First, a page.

Many Puerto Ricans have been dismayed by what they see as an insufficient response from President Donald Trump, who has been largely silent about what Puerto Rico's governor, Ricardo Rossello, has called a humanitarian crisis. On Monday, the president acknowledged the situation amid a stream of tweets about the National Football League, saying, "Texas & Florida are doing great but Puerto Rico, which was already suffering from broken infrastructure & massive debt, is in deep trouble." He said on Tuesday that Puerto Rico's situation was much more difficult to handle than one in Florida or Texas ... "It's the most difficult job because it's on the island, it's on an island in the middle of the ocean," Trump said ... "It's out in the ocean — you can't just drive your trucks there from other states." Sotomayor has been one of many Americans voicing frustration with Washington's response. "Our president is tweeting about the NFL, ... "But actually, 3.4 million US residents live there. People don't really grasp that it's home for us." (Business Insider)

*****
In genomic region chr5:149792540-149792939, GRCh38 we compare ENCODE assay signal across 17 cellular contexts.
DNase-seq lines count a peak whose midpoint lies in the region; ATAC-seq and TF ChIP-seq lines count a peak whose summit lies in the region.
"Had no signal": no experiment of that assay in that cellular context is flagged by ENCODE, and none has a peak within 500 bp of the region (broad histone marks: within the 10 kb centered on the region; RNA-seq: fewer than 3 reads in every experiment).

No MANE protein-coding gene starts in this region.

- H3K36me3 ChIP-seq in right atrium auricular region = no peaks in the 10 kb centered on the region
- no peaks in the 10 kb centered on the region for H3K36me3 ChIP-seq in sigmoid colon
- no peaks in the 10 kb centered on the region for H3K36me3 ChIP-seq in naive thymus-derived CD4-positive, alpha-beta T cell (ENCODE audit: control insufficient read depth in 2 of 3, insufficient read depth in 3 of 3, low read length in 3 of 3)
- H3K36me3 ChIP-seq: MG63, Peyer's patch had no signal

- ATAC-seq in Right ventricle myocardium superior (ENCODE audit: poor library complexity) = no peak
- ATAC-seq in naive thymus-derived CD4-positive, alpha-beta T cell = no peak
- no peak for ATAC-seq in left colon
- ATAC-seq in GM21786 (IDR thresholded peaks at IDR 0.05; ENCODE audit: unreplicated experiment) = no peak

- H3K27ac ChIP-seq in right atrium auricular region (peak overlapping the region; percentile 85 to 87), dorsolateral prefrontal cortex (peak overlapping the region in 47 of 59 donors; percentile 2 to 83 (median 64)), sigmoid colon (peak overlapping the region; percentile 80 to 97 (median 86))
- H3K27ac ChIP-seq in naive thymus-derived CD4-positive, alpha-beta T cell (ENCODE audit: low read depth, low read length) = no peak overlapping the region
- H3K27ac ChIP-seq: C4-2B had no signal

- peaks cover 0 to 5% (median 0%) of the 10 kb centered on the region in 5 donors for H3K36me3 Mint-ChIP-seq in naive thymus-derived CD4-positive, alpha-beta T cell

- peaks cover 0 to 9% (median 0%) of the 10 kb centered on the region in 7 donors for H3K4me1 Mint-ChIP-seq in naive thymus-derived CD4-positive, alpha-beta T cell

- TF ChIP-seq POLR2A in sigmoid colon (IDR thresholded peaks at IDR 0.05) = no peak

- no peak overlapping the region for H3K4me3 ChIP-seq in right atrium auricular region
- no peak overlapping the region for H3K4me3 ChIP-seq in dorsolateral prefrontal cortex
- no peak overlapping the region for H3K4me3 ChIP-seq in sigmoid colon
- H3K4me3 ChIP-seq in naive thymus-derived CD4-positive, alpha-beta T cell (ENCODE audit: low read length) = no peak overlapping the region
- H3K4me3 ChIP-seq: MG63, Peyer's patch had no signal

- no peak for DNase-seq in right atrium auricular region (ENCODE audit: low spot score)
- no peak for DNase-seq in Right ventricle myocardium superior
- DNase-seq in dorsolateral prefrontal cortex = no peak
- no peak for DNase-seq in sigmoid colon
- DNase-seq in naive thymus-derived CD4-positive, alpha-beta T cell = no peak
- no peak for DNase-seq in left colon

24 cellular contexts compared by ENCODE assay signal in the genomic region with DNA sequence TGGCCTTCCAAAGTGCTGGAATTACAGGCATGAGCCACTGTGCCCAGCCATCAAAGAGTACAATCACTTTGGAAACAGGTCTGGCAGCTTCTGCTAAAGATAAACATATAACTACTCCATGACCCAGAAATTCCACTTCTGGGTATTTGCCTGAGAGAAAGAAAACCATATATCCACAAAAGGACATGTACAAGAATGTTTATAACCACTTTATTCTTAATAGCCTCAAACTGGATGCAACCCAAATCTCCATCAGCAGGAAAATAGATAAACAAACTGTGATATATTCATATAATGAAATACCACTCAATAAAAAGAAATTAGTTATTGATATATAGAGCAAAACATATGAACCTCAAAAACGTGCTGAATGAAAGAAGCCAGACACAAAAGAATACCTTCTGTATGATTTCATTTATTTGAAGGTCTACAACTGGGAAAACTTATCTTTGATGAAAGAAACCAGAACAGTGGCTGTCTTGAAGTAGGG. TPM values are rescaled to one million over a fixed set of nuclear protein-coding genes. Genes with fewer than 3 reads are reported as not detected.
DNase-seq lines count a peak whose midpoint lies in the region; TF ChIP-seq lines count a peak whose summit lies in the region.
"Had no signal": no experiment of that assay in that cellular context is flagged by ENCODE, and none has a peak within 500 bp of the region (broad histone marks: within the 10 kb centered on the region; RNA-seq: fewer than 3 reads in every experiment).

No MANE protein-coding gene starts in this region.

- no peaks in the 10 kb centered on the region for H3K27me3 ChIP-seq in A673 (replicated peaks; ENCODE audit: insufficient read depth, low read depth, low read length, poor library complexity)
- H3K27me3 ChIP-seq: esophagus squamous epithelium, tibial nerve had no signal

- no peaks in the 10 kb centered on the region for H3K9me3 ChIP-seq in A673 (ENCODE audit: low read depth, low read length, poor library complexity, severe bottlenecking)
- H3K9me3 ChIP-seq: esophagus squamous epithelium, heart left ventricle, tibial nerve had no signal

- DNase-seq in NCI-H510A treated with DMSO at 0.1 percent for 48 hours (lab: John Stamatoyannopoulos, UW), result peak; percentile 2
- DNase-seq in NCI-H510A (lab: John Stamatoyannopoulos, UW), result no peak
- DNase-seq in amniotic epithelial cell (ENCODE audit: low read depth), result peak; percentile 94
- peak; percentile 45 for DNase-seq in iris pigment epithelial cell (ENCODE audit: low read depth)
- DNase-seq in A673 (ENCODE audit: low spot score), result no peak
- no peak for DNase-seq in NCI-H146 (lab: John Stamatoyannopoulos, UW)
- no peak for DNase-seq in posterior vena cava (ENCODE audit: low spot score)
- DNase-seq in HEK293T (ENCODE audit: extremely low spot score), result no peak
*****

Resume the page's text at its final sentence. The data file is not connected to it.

Trump has underscored the challenges involved in the recovery, highlighting praise he has received from local officials and disparaging the news media for its coverage. He has also referenced conditions that existed in Puerto Rico before the storm and mentioned the expected cost of the rebuilding effort. "Ultimately the government of Puerto Rico will have to work with us to determine how this massive rebuilding effort ... will be funded and organized, and what we will do with the tremendous amount of existing debt already on the island," Trump said during a speech Friday. Trump repeatedly asserted that his administration was facing unprecedented challenges in responding to a storm "of historic and catastrophic severity" and described Puerto Rico as "an island surrounded by water — big water, ocean water." His remarks about Puerto Rico stand in stark contrast to the way he responded to hurricanes Harvey and Irma in Texas and Florida. ... Melissa Mark–Viverito (D), speaker of the New York City Council and a native of Puerto Rico, said Trump was treating Puerto Ricans as "second–class citizens." She visited the island earlier this week; her mother still lives there. "There is a double standard of how Puerto Ricans are being treated," she said ... after Trump tweeted a message discussing the potential recovery cost. (Washington Post)